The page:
Since this is clearly a major societal problem, how then can we handle it by using EFT? And is this even possible?
The answer is yes, it is. We can use EFT in a profoundly effective manner to bring back our original childlike enthusiasm and excitement in living, and I am going to suggest several EFT exercises that can offset the deadening effects of our “civilization.” Ideally they should help you become so excited by the small events and unusual happenings of your day that you do not have to resort in desperation to a violent and intense movie or TV show or book to recreate that excitement for yourself. You can then choose your vicarious entertainment with discretion, because it will no longer be as necessary as your lifeblood.
EFT Exercises for Boredom and Loneliness
The first exercise involves taking a few moments out of your day to pretend that you have absolutely no predetermined tasks to perform now, none whatsoever. You are, in your imagination, free at that precise moment!
If you don’t happen to live where you can be close to nature (which is a great reminder of adventure) but rather, you live in a mechanically and electronically dominated place or are indoors a lot, look around at your surroundings and you will see some, perhaps much, evidence of past activities that you have not quite cleared up. In all probability, a lot of your surroundings may be in a state of some disarray. Strange as it may seem, the task of “straightening things up” and bringing them back into a pleasing order can become an adventure in itself, if you use EFT to bring this about.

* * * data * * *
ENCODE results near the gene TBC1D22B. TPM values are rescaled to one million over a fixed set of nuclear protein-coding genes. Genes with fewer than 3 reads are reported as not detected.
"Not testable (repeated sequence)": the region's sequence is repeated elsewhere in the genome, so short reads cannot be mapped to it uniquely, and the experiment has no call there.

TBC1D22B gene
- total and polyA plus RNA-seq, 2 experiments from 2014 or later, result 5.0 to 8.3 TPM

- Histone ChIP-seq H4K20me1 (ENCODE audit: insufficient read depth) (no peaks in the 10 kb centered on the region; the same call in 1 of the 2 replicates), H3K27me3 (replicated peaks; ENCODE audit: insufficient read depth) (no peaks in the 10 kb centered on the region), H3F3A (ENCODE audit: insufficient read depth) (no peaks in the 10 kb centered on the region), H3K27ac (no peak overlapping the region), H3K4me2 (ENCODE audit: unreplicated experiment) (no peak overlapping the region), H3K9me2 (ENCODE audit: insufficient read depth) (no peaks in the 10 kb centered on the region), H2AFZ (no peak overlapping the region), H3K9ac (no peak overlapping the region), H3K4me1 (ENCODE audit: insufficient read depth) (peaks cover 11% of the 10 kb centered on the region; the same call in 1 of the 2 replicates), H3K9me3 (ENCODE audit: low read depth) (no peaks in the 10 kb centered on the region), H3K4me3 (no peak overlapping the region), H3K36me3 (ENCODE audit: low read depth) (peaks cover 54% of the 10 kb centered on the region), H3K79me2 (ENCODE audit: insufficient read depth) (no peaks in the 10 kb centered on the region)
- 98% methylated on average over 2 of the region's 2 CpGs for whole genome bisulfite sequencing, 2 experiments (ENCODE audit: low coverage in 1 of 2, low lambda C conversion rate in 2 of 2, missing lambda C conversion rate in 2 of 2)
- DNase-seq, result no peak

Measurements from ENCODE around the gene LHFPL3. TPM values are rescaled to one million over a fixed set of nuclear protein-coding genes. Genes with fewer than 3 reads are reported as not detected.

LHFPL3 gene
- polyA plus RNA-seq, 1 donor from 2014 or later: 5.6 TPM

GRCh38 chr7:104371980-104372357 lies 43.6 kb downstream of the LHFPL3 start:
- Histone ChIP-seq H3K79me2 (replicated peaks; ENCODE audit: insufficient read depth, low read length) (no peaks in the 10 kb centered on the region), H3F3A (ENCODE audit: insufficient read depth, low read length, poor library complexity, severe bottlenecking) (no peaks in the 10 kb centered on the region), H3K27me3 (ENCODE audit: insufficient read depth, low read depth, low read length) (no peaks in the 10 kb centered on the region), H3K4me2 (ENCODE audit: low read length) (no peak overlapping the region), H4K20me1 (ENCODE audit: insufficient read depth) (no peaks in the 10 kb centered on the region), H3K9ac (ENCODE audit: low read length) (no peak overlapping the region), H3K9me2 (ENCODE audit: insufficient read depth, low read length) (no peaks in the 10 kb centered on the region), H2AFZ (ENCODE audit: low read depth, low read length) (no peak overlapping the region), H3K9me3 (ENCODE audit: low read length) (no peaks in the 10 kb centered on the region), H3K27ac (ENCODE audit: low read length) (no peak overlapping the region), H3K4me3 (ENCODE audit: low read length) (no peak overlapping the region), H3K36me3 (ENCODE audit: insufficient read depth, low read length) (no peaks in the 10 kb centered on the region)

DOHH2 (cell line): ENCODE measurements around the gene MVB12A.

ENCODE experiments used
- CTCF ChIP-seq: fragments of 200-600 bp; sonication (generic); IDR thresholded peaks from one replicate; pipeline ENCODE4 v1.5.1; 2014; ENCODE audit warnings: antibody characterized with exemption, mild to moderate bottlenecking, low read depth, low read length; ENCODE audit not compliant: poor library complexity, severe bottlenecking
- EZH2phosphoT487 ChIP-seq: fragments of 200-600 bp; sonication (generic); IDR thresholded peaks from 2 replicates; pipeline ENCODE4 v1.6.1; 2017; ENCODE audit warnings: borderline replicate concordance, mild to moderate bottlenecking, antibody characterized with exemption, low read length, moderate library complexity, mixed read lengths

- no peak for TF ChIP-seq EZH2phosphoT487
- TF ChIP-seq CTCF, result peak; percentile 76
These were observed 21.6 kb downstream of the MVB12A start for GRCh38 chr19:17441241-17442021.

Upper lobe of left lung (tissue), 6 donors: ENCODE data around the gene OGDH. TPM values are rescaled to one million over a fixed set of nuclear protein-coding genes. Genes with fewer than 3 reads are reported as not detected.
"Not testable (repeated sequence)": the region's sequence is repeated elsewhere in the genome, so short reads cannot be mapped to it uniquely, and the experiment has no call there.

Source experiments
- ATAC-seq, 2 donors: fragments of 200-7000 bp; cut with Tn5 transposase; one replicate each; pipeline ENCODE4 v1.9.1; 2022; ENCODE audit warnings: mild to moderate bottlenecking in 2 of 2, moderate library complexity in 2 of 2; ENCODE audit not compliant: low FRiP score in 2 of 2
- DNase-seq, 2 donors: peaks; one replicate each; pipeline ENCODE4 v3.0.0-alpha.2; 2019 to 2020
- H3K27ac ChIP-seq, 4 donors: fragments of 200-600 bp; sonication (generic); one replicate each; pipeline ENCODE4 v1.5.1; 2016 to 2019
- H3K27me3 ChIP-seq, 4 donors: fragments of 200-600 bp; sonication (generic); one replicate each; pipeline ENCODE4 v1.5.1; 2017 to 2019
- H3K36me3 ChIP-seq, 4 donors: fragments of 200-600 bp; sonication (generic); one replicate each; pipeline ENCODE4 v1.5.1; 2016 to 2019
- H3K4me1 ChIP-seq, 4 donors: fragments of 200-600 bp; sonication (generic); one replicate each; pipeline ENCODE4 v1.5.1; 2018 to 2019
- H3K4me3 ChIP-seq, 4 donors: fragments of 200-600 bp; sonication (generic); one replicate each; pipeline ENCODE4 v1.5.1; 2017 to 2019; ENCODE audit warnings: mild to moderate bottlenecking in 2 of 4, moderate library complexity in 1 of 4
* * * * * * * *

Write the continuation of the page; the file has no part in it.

Let’s imagine that you’re in front of a desk where there is an array of scattered papers, and each seems to shout at you with its own urgent message, “DO something with me!” Or, you could be looking at a kitchen counter piled high with unwashed dishes that calls out, “I own you! You are obligated to clean me up!” In fact, you could be in any place where unfinished tasks pull at you so powerfully that to remain sane and balanced you are obliged to physically or mentally escape from them.
In this first exercise in the boredom-loneliness series, you will pick up, seemingly at random — I say “seemingly” because you will probably pick up something that you perceive as more important than something else – some objects such as documents on your desk. As you hold each piece of paper in your hands, look at it and do one round of EFT, using the statement: